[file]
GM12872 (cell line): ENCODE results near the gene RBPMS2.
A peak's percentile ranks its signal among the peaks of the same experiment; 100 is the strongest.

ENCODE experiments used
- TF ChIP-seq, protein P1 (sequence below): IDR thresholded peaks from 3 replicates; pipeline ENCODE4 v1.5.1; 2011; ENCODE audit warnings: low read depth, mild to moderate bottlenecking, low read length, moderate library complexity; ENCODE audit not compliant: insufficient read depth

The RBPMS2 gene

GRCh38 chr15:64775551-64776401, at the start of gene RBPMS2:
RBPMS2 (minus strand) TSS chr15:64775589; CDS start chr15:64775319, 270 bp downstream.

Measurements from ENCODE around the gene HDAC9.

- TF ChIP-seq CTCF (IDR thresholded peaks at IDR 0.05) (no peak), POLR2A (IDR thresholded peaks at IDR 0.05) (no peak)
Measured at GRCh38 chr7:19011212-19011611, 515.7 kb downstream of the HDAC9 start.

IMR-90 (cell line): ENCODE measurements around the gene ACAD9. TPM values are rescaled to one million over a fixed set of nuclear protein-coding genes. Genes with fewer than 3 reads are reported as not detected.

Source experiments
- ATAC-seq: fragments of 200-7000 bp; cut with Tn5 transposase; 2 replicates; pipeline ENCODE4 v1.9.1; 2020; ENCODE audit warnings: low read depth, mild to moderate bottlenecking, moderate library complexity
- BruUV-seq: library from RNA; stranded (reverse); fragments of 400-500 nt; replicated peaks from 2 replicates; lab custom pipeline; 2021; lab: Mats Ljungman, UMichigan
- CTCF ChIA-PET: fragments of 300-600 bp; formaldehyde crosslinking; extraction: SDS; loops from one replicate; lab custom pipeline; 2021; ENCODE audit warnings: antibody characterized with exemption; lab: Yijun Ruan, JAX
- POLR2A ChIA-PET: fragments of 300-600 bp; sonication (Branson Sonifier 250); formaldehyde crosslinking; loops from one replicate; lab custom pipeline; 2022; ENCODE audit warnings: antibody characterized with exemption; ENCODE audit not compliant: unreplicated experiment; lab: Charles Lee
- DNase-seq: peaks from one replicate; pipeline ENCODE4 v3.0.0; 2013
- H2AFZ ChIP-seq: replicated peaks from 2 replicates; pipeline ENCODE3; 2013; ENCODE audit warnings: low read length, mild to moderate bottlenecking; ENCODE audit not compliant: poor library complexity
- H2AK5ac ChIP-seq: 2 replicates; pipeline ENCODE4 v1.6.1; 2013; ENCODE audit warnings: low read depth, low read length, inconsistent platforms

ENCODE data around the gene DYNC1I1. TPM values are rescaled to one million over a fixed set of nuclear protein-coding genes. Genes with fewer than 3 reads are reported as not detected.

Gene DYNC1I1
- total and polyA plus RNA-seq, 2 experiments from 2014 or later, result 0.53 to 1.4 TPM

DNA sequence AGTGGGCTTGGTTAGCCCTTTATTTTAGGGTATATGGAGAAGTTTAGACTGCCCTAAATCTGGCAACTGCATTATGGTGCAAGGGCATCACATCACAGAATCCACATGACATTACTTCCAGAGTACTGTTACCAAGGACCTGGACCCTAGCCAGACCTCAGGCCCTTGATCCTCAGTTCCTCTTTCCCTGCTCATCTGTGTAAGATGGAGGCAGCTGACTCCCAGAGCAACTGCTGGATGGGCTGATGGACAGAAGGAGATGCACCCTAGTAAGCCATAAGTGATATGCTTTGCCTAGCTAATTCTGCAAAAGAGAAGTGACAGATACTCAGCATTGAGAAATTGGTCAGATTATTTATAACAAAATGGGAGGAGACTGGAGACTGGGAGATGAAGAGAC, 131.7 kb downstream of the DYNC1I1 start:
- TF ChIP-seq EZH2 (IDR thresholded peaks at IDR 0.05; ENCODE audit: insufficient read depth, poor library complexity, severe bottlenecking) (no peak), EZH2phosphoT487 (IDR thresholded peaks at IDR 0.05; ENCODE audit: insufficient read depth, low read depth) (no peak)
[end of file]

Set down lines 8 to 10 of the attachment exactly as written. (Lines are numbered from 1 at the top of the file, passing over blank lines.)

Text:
Measurements from ENCODE around the gene HDAC9.

- TF ChIP-seq CTCF (IDR thresholded peaks at IDR 0.05) (no peak), POLR2A (IDR thresholded peaks at IDR 0.05) (no peak)
Measured at GRCh38 chr7:19011212-19011611, 515.7 kb downstream of the HDAC9 start.